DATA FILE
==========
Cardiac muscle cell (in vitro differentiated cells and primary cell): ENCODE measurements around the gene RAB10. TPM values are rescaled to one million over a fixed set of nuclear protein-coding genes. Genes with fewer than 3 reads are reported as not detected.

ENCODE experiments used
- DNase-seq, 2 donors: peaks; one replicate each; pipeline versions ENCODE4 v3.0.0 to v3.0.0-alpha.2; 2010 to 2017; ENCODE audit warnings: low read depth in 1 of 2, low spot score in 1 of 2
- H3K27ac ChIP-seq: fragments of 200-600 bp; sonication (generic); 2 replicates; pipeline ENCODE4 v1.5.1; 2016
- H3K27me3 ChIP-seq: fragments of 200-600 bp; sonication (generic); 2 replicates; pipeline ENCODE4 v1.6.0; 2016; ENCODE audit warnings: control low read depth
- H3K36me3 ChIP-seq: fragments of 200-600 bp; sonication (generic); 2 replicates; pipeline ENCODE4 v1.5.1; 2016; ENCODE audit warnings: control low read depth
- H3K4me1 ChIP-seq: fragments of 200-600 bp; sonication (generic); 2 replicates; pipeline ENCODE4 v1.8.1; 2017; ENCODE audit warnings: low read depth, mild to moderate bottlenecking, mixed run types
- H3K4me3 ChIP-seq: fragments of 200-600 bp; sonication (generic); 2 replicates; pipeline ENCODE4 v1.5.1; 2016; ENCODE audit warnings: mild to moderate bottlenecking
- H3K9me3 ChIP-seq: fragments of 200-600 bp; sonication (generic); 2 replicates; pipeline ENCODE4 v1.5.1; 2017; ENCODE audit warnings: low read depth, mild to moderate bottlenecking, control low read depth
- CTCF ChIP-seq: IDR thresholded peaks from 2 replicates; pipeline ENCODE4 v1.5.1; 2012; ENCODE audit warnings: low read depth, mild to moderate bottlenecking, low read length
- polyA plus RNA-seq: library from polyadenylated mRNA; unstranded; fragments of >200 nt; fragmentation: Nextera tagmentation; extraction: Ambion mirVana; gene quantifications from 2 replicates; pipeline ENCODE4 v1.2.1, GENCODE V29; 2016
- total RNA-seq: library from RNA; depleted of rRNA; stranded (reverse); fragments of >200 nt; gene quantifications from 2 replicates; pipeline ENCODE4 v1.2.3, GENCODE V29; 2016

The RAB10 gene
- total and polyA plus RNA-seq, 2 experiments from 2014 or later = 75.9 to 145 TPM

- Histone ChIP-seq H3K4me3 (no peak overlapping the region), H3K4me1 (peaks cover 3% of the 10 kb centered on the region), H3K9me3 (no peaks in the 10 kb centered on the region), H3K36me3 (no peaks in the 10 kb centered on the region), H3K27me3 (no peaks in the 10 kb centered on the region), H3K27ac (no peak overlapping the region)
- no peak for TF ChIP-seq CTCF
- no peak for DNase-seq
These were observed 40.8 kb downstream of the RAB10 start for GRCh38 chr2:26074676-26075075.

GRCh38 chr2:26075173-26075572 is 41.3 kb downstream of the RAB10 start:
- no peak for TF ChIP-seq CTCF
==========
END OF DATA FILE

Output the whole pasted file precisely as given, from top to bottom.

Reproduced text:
Cardiac muscle cell (in vitro differentiated cells and primary cell): ENCODE measurements around the gene RAB10. TPM values are rescaled to one million over a fixed set of nuclear protein-coding genes. Genes with fewer than 3 reads are reported as not detected.

ENCODE experiments used
- DNase-seq, 2 donors: peaks; one replicate each; pipeline versions ENCODE4 v3.0.0 to v3.0.0-alpha.2; 2010 to 2017; ENCODE audit warnings: low read depth in 1 of 2, low spot score in 1 of 2
- H3K27ac ChIP-seq: fragments of 200-600 bp; sonication (generic); 2 replicates; pipeline ENCODE4 v1.5.1; 2016
- H3K27me3 ChIP-seq: fragments of 200-600 bp; sonication (generic); 2 replicates; pipeline ENCODE4 v1.6.0; 2016; ENCODE audit warnings: control low read depth
- H3K36me3 ChIP-seq: fragments of 200-600 bp; sonication (generic); 2 replicates; pipeline ENCODE4 v1.5.1; 2016; ENCODE audit warnings: control low read depth
- H3K4me1 ChIP-seq: fragments of 200-600 bp; sonication (generic); 2 replicates; pipeline ENCODE4 v1.8.1; 2017; ENCODE audit warnings: low read depth, mild to moderate bottlenecking, mixed run types
- H3K4me3 ChIP-seq: fragments of 200-600 bp; sonication (generic); 2 replicates; pipeline ENCODE4 v1.5.1; 2016; ENCODE audit warnings: mild to moderate bottlenecking
- H3K9me3 ChIP-seq: fragments of 200-600 bp; sonication (generic); 2 replicates; pipeline ENCODE4 v1.5.1; 2017; ENCODE audit warnings: low read depth, mild to moderate bottlenecking, control low read depth
- CTCF ChIP-seq: IDR thresholded peaks from 2 replicates; pipeline ENCODE4 v1.5.1; 2012; ENCODE audit warnings: low read depth, mild to moderate bottlenecking, low read length
- polyA plus RNA-seq: library from polyadenylated mRNA; unstranded; fragments of >200 nt; fragmentation: Nextera tagmentation; extraction: Ambion mirVana; gene quantifications from 2 replicates; pipeline ENCODE4 v1.2.1, GENCODE V29; 2016
- total RNA-seq: library from RNA; depleted of rRNA; stranded (reverse); fragments of >200 nt; gene quantifications from 2 replicates; pipeline ENCODE4 v1.2.3, GENCODE V29; 2016

The RAB10 gene
- total and polyA plus RNA-seq, 2 experiments from 2014 or later = 75.9 to 145 TPM

- Histone ChIP-seq H3K4me3 (no peak overlapping the region), H3K4me1 (peaks cover 3% of the 10 kb centered on the region), H3K9me3 (no peaks in the 10 kb centered on the region), H3K36me3 (no peaks in the 10 kb centered on the region), H3K27me3 (no peaks in the 10 kb centered on the region), H3K27ac (no peak overlapping the region)
- no peak for TF ChIP-seq CTCF
- no peak for DNase-seq
These were observed 40.8 kb downstream of the RAB10 start for GRCh38 chr2:26074676-26075075.

GRCh38 chr2:26075173-26075572 is 41.3 kb downstream of the RAB10 start:
- no peak for TF ChIP-seq CTCF